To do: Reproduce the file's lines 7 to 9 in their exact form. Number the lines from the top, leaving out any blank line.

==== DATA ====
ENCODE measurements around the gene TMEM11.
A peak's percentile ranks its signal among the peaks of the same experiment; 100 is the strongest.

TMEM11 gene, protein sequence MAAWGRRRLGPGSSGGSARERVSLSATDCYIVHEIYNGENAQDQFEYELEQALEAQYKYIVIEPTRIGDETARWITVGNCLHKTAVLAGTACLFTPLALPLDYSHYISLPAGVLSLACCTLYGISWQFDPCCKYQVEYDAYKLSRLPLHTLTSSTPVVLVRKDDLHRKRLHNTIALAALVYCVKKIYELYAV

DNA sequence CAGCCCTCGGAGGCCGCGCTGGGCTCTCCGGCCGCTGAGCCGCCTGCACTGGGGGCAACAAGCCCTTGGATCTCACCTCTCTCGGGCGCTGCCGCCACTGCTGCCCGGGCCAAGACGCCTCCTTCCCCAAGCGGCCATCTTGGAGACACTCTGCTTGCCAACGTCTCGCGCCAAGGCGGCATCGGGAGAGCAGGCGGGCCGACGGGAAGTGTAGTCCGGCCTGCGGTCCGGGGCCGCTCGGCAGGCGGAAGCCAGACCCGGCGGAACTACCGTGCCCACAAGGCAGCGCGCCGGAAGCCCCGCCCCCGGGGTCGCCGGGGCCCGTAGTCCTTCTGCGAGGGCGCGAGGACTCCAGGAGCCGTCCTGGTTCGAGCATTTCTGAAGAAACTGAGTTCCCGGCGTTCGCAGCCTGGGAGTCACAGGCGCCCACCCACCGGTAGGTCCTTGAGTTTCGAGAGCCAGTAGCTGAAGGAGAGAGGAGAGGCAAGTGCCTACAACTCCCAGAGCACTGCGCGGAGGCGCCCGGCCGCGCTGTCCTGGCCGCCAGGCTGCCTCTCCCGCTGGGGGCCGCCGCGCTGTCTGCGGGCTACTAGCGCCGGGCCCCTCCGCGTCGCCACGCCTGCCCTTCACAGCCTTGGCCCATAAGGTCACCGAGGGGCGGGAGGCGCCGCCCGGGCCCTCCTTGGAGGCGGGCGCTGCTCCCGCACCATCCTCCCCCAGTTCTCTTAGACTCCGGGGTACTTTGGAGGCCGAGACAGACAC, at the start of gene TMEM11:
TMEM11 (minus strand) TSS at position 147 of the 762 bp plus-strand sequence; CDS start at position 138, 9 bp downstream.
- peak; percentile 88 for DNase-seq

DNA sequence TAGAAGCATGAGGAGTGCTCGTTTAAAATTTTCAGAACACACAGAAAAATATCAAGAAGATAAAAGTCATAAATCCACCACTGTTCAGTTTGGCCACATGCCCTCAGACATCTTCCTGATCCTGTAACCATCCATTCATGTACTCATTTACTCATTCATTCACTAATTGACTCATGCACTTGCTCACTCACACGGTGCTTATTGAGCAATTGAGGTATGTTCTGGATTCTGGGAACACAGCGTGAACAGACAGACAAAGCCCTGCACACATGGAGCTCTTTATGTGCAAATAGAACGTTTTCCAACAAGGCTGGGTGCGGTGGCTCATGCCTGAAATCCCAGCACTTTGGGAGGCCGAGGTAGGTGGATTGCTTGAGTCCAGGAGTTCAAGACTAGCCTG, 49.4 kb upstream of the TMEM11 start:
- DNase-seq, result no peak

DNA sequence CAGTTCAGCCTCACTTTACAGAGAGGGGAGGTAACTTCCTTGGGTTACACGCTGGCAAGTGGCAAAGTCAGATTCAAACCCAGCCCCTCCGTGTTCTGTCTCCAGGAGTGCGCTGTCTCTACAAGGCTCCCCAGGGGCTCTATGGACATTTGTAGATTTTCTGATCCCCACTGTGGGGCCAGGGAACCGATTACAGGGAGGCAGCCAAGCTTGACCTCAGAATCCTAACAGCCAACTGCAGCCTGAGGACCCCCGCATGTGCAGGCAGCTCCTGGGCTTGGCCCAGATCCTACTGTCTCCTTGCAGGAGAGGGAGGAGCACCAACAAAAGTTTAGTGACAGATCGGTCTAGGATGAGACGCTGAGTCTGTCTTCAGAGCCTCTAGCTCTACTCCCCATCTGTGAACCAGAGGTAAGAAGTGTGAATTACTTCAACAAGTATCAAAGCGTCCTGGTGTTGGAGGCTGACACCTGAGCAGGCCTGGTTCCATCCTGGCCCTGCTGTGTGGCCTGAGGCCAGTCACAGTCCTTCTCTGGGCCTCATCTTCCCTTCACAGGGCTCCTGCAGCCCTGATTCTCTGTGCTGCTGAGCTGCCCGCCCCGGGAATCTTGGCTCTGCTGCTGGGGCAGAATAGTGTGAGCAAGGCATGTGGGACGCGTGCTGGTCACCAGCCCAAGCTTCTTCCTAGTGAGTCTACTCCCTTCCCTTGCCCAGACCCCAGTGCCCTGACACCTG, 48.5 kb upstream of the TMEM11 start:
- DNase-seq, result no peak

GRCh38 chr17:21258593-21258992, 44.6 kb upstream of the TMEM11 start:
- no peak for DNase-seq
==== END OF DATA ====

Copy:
DNA sequence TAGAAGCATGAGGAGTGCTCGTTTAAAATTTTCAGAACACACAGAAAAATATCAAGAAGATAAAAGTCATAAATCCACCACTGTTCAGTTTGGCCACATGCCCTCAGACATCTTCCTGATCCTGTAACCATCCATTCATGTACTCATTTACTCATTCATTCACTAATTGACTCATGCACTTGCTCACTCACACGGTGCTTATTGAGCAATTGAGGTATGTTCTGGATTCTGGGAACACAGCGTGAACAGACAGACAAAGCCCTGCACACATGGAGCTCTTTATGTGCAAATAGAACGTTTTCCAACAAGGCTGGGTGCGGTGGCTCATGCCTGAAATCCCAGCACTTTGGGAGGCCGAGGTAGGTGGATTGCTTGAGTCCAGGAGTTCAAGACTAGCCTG, 49.4 kb upstream of the TMEM11 start:
- DNase-seq, result no peak

DNA sequence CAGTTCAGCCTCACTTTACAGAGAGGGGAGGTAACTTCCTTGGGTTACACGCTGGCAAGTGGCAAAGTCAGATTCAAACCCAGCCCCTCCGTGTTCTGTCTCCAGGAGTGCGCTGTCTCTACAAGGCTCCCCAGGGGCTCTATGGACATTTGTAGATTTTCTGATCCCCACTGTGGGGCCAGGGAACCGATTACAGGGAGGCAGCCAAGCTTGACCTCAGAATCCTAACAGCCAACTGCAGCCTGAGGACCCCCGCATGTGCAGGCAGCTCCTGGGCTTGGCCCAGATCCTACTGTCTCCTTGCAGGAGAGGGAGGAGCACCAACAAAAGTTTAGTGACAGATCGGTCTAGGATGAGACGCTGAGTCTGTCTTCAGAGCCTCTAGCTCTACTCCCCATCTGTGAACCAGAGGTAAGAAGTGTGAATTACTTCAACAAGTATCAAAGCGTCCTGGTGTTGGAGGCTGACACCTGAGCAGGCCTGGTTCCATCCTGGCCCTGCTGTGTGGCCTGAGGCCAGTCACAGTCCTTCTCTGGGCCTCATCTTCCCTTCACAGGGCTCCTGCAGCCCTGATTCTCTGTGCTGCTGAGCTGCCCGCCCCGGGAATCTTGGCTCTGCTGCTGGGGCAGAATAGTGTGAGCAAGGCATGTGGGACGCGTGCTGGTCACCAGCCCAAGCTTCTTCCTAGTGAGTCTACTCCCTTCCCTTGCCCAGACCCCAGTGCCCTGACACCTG, 48.5 kb upstream of the TMEM11 start: